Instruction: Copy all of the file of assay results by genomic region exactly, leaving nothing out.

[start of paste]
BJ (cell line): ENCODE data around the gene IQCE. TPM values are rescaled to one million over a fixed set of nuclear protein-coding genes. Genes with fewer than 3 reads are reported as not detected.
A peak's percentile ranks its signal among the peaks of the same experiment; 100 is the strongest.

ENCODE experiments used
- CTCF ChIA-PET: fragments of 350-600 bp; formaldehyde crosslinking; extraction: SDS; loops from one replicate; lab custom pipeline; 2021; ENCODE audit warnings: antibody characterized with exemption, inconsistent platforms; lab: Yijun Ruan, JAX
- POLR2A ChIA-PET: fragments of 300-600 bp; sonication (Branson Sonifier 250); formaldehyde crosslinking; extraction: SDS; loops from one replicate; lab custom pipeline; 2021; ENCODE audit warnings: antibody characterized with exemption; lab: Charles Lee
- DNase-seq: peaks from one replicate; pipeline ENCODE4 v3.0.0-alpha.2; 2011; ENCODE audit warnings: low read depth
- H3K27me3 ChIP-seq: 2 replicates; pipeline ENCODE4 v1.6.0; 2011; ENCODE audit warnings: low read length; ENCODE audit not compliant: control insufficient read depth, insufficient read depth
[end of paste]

BJ (cell line): ENCODE data around the gene IQCE. TPM values are rescaled to one million over a fixed set of nuclear protein-coding genes. Genes with fewer than 3 reads are reported as not detected.
A peak's percentile ranks its signal among the peaks of the same experiment; 100 is the strongest.

ENCODE experiments used
- CTCF ChIA-PET: fragments of 350-600 bp; formaldehyde crosslinking; extraction: SDS; loops from one replicate; lab custom pipeline; 2021; ENCODE audit warnings: antibody characterized with exemption, inconsistent platforms; lab: Yijun Ruan, JAX
- POLR2A ChIA-PET: fragments of 300-600 bp; sonication (Branson Sonifier 250); formaldehyde crosslinking; extraction: SDS; loops from one replicate; lab custom pipeline; 2021; ENCODE audit warnings: antibody characterized with exemption; lab: Charles Lee
- DNase-seq: peaks from one replicate; pipeline ENCODE4 v3.0.0-alpha.2; 2011; ENCODE audit warnings: low read depth
- H3K27me3 ChIP-seq: 2 replicates; pipeline ENCODE4 v1.6.0; 2011; ENCODE audit warnings: low read length; ENCODE audit not compliant: control insufficient read depth, insufficient read depth